Would I recommend one of these? Well being a Parker there are chances of heavy reductions over time and I think if you can get one for around half the MSRP then you may well be quite happy with it, but at full or near full price, no, especially when as others have pointed out, you can pick up a recently reconditioned original (which will have a gold nib) for around the same price.


  • Classical looks based on the Parker heritage.
  • Balance.


  • Parker might use a proprietary cartridge system but they are cheap and very easy to find, plus Parker converters tend to be reliable.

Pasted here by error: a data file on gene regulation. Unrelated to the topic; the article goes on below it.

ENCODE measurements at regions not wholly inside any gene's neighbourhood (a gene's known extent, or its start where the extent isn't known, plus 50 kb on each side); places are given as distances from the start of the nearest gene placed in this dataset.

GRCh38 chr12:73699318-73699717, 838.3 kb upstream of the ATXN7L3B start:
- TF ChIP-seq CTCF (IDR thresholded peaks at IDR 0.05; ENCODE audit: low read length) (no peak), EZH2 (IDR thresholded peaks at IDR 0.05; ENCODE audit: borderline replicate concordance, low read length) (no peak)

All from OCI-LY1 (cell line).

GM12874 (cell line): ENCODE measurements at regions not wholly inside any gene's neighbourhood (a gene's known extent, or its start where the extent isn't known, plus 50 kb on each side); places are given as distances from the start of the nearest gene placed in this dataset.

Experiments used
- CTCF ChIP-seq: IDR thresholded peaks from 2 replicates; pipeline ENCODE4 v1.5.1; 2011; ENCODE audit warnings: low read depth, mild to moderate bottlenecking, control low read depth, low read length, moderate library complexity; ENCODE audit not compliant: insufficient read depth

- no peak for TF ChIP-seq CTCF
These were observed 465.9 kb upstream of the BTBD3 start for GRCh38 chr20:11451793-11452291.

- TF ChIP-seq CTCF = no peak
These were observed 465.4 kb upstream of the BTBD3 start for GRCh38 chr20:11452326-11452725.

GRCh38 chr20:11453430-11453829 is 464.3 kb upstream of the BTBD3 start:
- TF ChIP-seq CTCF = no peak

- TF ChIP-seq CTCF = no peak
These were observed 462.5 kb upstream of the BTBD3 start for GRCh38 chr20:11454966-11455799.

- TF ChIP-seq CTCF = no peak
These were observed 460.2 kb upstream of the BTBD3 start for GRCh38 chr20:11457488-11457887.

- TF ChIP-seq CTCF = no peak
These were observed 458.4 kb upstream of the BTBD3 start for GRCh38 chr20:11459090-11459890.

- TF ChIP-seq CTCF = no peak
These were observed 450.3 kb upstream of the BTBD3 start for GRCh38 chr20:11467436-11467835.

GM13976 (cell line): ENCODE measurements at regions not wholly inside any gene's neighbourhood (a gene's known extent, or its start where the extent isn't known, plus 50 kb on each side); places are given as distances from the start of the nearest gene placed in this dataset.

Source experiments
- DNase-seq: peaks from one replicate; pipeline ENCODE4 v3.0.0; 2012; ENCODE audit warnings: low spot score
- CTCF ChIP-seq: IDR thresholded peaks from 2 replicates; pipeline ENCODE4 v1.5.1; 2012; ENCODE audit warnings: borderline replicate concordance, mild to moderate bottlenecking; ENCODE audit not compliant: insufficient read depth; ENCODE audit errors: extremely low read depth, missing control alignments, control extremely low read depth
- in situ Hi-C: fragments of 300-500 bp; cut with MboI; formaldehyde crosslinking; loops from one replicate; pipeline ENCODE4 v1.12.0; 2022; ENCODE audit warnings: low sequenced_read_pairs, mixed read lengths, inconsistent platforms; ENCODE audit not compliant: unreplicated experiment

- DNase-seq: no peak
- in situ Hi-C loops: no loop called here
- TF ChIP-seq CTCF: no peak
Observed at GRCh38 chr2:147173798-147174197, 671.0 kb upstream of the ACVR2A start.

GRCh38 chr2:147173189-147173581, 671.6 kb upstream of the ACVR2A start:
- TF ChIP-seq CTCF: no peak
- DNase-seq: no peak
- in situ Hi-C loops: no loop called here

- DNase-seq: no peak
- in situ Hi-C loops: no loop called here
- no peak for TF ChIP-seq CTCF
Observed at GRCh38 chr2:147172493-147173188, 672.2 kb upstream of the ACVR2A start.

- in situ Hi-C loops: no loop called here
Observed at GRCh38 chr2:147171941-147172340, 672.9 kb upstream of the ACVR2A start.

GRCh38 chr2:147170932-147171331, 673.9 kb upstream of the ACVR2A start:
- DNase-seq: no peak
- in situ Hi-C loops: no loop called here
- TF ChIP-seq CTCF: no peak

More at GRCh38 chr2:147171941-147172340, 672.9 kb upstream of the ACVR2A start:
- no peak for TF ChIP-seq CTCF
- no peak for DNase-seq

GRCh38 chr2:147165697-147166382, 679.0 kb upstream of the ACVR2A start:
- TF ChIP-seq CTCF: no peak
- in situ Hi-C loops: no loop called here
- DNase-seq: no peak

• Eco friendly packaging (for those who care).
  • Semi hooded nib looks clumsy from certain angles.
  • Converter not included (more normal in UK, Europe and Japan, but unusual in the USA)


  • Price.
  • Hard/poor starting nib.
  • Loose cartridge/converter.
  • Almost as cheap to buy a reconditioned original, which will be a better writer and is better made.

Writing Sample: